The EU is the guarantor of peace in Europe

Of all the claims made, this is particularly ridiculous. Firstly, I don’t think anyone on the left should be making the argument that free-market capitalism is a viable, let alone inevitable, path to world peace. This is not a place for a discussion on the basics of the common points of the dialectic. But. I mean. Really.

And it’s nonsense. The EU’s early purpose was yes to stop European states fighting each other but as an act of economic warfare against the Soviet bloc! To describe it as guaranteeing peace for that time (where the Cold War didn’t make it look too peaceful to most people) is like saying the treaties of the Axis powers guaranteed peace between Germany, Japan and Italy.

The EU became no more benign afterwards either in terms of global security. The idea of ‘protecting’ central and eastern European states against Russian influence was at the heart of expansion – the consequences of which have been violent in Ukraine, in Georgia and soon, I’m sure, elsewhere.

The EU doesn’t undermine terms and conditions, it strengthens them

I grew up in a decimated industrial community. I’ve worked as a trades unionist in processed chicken factories, unionising industrial cleaners and across small, low-skilled industries. I live in a divers community in central London. My friends and family work in the private sector in casual, manual employment. Through these experiences and a not-too-difficult application of logic, I know this is simply not true.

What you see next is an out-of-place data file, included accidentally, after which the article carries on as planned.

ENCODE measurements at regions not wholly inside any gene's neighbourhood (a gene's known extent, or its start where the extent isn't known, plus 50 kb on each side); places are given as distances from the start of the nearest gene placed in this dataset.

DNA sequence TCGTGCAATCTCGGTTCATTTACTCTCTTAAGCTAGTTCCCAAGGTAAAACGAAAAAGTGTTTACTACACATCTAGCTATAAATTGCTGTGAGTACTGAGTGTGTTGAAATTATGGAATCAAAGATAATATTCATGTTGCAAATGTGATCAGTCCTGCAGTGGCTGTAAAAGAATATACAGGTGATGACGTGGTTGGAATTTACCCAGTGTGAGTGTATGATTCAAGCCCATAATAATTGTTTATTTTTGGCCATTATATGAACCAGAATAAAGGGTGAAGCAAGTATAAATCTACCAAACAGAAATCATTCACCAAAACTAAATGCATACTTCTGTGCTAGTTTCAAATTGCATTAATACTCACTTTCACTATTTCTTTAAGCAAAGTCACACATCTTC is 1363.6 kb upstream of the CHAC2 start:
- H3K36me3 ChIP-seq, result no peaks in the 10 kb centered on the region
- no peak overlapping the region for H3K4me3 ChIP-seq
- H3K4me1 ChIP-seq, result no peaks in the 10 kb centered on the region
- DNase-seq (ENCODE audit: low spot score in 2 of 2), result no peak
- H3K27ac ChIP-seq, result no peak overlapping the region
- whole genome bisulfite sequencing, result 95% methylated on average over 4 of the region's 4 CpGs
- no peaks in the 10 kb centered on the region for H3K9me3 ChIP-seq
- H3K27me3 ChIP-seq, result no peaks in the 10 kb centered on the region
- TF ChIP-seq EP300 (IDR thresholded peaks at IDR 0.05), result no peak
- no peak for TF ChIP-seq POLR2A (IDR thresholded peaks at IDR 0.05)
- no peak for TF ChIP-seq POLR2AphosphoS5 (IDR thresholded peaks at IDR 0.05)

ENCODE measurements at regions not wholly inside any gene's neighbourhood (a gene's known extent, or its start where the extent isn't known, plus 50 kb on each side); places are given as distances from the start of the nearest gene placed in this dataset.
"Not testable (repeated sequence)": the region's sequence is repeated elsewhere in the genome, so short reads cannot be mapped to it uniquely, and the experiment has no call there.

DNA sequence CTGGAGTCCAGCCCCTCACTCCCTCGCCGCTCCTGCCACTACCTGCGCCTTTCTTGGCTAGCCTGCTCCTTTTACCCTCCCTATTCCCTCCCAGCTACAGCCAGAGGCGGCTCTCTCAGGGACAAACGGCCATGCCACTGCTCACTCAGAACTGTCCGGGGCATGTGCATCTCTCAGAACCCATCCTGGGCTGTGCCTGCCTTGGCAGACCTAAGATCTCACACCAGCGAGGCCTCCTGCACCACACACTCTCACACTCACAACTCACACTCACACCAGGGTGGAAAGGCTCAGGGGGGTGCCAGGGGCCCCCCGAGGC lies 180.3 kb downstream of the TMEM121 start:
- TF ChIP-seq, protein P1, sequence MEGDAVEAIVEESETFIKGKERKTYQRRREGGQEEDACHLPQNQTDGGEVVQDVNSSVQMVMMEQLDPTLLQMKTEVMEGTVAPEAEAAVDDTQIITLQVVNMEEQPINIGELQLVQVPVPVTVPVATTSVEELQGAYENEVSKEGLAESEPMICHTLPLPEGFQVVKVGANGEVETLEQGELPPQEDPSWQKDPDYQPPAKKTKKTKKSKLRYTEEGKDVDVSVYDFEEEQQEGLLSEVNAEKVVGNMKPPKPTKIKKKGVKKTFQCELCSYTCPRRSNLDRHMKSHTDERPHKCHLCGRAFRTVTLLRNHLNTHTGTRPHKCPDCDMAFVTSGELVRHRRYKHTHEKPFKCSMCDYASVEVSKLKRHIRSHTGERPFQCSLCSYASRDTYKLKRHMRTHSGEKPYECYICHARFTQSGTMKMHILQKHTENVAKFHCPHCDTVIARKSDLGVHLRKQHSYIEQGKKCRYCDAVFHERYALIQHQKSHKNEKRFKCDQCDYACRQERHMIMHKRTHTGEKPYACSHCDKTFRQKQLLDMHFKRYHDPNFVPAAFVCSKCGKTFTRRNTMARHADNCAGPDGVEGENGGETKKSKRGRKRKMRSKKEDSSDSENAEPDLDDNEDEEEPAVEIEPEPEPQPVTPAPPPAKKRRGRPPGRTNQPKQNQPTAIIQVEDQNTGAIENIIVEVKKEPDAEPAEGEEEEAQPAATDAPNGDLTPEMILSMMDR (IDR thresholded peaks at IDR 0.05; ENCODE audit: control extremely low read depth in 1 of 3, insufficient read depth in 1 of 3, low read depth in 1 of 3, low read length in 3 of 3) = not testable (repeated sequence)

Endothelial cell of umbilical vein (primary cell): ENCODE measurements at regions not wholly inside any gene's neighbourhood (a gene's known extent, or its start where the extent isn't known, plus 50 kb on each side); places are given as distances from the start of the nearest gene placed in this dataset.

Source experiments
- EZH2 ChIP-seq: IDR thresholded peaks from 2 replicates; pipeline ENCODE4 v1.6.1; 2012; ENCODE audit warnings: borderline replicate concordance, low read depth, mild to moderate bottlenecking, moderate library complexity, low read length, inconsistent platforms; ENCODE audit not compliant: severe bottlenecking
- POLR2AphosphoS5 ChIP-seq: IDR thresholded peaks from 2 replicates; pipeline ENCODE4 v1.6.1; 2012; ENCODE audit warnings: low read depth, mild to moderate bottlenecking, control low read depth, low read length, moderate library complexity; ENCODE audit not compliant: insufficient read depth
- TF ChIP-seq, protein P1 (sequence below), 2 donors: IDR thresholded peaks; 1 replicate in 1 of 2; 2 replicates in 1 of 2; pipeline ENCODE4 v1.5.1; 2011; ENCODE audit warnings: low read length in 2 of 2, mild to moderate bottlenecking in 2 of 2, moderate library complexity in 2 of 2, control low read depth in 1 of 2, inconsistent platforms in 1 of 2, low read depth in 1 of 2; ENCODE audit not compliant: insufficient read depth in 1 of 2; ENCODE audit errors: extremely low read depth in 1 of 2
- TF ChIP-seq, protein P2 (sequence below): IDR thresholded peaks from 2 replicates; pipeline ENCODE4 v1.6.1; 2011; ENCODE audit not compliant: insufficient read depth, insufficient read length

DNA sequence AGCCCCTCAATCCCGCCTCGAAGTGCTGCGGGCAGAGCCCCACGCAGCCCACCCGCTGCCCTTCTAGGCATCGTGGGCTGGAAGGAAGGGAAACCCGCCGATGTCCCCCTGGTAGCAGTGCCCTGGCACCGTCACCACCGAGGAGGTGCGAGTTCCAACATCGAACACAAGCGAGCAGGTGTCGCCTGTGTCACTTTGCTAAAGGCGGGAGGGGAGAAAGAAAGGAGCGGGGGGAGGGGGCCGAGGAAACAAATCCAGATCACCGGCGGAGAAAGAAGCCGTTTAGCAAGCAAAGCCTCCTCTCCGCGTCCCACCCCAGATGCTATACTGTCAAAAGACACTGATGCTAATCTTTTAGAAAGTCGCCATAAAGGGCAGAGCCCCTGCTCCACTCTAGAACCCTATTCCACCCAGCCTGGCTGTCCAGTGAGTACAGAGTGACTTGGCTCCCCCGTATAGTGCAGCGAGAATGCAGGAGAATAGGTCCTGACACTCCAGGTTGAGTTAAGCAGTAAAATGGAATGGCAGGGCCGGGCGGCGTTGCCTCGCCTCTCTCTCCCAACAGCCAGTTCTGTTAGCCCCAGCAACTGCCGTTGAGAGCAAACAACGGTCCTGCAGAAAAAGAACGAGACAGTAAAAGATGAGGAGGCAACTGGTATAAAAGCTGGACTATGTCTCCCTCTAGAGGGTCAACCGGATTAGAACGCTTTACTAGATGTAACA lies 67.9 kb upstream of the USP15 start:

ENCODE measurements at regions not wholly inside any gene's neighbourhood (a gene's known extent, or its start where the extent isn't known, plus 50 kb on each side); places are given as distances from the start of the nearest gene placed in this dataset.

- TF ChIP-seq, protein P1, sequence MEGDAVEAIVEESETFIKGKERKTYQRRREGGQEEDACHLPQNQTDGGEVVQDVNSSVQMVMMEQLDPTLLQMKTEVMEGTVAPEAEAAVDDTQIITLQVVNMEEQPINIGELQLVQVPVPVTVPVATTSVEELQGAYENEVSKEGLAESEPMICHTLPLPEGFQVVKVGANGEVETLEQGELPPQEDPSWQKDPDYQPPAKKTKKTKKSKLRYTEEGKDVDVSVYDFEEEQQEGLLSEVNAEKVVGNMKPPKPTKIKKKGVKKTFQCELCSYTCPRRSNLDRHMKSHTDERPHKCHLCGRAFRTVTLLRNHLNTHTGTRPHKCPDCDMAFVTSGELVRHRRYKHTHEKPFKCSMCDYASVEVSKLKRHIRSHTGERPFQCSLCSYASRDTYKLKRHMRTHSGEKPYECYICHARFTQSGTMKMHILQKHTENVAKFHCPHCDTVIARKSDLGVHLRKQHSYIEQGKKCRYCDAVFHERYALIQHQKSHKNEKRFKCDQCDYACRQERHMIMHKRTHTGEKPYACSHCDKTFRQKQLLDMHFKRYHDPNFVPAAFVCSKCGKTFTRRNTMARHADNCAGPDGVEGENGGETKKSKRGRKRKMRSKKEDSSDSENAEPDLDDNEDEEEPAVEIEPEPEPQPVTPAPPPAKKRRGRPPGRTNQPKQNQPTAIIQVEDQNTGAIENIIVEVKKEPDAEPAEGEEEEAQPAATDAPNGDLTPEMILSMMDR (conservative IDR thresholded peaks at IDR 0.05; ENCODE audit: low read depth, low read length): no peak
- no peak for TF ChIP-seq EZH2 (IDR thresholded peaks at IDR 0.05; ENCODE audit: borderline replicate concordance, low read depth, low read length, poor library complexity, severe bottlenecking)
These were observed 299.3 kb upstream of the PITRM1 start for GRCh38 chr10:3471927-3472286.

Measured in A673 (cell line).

Eastern and central European workers are de-skilling themselves, creating brain drains in their communities and countries, and coming to Britain to take up low skilled employment at great personal risk. Whether it be picking fruit in Lincolnshire, gang-mastered into anonymous, crowded houses, applying for jobs through ethnic language newspapers In factories segregated between British and non-British workers, European workers are undermining terms here and communities abroad.

I know from first-hand experience how such oppressed workers won’t join unions. Sometimes they are afraid, or lack the linguistic or cultural skills to do so or, as memorably translated for me time and again by a Polish priest in a parish in Sheffield where I tried hard to support fellow Catholic workers (many being women with young families): ‘why should I get what a British worker is entitled to?’ and ‘I’m going home, I don’t care how bad it is now’.

European statutory protection is weak, but legislation and collective agreements of any standard mean nothing in reality mean nothing in this context. British workers who can’t and won’t work for below legal standards (or it’s too risky to ask them to) find themselves undercut.

It’s good for business, which creates jobs

Well the above pretty much explains why business likes us being in, and clearly being part of the EU’s free market does open opportunities for business here – but what about the job bit?

Listening to the panic of big business on the prospect of leaving reveals the sordid truth. The jobs the EU directly creates are:

  1. Low paid jobs which big business wants vulnerable European labour for instead of offering decent terms to British workers
     
  2. Skilled jobs where big business wants to plunder other economies for instead of skilling up our own workforce
     
  3. Management jobs where the highest paid executives can come, own property and play capital markets at with minimal responsibility to the people they affect